Kina, Evechinus chloroticu

Evechinus chloroticu, commonly known as kina in the Māori language, is a sea urchin that can be found in New Zealand waters. It resides at depths between 39.3 and 45.9 feet in areas with moderate wave patterns. In northern waters of its range, it is typically found in rocky areas but can be found in sandy areas. In southern waters, it prefers to live in fjords.

Evechinus chloroticu can reach an average diameter of up to 6.6 inches. It feeds on plant materials like red algae, large brown algae, and sediment. If localized populations are too large, kelp beds can become completely bare. These areas are known as kina barrens. This species can become prey to many species including some mollusks like cymatiid gastropods, fish that can be found on the sea floor, and starfish. Its main predators include the spiny lobster, the eleven-armed sea star, and the seven-armed sea star.

The spawning season for Evechinus chloroticu occurs between the months of November and February. Males and females will release their sperm and eggs at the same time into the water column, ensuring that fertilization of eggs is successful. The larvae within the column become large enough to float to the sea floor by six weeks of age, although lab studies of this species show this occurring at thirty days of age. This species can grow to be .3 inches in its first year.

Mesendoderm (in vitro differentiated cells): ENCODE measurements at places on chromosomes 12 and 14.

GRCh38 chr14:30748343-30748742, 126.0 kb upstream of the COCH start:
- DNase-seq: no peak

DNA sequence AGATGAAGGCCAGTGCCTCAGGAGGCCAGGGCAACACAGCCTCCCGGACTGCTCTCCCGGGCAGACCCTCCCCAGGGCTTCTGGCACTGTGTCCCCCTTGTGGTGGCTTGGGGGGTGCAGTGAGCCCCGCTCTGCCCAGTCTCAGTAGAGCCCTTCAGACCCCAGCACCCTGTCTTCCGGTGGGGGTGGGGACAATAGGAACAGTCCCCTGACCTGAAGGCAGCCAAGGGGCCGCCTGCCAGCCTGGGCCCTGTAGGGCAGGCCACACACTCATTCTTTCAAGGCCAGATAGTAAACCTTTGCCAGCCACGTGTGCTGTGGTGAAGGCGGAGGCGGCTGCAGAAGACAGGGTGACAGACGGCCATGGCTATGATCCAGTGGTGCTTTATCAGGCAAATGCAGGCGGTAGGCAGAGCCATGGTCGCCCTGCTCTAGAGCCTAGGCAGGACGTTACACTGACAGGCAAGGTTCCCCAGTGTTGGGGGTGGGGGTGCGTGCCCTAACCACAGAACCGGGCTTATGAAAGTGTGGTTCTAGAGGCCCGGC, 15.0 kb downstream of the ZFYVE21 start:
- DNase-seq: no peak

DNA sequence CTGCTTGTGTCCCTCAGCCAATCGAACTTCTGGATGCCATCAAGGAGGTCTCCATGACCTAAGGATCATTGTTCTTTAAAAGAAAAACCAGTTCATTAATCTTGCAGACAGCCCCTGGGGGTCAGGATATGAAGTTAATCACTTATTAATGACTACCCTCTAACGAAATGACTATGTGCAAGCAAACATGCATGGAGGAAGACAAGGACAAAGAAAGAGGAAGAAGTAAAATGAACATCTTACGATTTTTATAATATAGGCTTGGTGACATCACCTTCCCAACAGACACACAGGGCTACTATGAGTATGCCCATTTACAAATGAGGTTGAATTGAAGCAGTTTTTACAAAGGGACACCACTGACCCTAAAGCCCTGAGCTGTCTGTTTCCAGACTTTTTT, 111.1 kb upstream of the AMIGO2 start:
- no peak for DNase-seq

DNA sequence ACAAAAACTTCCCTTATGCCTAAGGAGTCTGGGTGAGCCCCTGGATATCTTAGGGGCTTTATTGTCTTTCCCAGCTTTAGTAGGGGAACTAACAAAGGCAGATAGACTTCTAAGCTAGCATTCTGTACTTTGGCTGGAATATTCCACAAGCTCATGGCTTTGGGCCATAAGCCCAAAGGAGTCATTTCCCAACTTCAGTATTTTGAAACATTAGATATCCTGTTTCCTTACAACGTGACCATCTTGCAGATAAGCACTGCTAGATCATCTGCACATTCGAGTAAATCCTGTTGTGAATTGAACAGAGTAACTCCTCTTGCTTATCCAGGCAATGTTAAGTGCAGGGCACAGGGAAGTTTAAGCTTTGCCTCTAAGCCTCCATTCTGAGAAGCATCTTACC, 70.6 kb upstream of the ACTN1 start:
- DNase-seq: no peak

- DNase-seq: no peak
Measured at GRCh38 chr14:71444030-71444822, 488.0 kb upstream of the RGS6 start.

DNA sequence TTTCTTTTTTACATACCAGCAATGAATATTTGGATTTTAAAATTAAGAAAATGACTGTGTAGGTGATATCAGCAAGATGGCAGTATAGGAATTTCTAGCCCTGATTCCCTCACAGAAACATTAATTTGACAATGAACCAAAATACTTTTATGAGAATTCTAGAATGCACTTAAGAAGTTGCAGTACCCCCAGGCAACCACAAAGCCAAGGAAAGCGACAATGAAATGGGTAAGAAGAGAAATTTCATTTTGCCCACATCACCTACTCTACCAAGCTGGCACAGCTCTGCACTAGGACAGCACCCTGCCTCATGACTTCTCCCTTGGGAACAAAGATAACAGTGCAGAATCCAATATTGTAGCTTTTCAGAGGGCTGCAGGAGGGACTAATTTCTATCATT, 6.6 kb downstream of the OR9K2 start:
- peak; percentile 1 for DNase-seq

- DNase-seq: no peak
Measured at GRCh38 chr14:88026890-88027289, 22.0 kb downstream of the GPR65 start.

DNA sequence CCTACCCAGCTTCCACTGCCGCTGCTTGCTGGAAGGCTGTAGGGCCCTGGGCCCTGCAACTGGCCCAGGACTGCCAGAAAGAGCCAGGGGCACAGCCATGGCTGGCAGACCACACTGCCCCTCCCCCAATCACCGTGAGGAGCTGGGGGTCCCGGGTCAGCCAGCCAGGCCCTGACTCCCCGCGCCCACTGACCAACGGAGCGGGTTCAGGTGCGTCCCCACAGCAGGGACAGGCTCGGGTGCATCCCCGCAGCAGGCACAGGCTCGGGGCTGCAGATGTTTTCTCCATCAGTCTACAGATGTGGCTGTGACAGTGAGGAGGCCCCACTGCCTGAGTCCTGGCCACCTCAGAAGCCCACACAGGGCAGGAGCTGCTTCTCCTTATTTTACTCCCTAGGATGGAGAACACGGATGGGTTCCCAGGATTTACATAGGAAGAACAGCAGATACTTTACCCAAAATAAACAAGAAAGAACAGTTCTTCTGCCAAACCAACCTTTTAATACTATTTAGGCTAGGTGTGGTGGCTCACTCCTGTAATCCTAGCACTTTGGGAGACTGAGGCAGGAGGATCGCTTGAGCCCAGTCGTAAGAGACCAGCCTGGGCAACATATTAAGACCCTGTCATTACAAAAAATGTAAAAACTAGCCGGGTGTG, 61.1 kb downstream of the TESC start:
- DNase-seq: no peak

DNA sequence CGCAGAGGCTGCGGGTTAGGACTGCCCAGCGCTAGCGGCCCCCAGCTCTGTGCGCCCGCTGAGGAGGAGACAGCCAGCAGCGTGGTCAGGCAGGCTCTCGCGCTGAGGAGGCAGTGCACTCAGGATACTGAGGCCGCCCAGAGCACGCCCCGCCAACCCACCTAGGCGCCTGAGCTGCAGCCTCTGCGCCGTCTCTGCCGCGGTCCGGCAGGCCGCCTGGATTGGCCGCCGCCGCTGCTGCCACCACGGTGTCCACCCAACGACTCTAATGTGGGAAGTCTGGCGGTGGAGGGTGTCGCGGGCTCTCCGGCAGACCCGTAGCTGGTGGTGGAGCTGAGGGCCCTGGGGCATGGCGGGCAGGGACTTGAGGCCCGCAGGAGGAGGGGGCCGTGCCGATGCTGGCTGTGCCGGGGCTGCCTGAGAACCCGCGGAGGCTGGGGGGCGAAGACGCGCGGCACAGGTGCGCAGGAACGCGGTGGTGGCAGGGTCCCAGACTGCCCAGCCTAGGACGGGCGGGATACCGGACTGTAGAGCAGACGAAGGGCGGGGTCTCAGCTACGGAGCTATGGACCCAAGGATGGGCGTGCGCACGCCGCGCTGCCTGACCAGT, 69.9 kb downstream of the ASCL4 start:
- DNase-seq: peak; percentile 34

Sea urchins are a large source of income in Europe and Asian areas and are used in local cuisine. In the New Zealand market, the gonads and eggs of Evechinus chloroticu, known as roe, can sell for NZ$70 per 2.2 pounds. However, this species is not sold well in outside markets, due to its bitter taste. Despite this, many studies have been conducted regarding the life and the farming this species in order to harvest its roe. Through the studies, it has been found that roe enhancement could be a viable option in selling the roe in foreign markets. Typically, Evechinus chloroticu reaches sexual maturity when it is between 1.3 and 2.9 inches in diameter. However, if properly fed in a lab, this species can reach maturity at only 1.1 inches, showing great promise in roe enhancement in lab-grown individuals. More studies are needed before lab induced roe enhancement can be perfected.

Image Caption: New Zealand sea urchin (or kina in the Māori language), Evechinus chloroticus. Credit: Zureks/Wikipedia (CC BY-SA 3.0)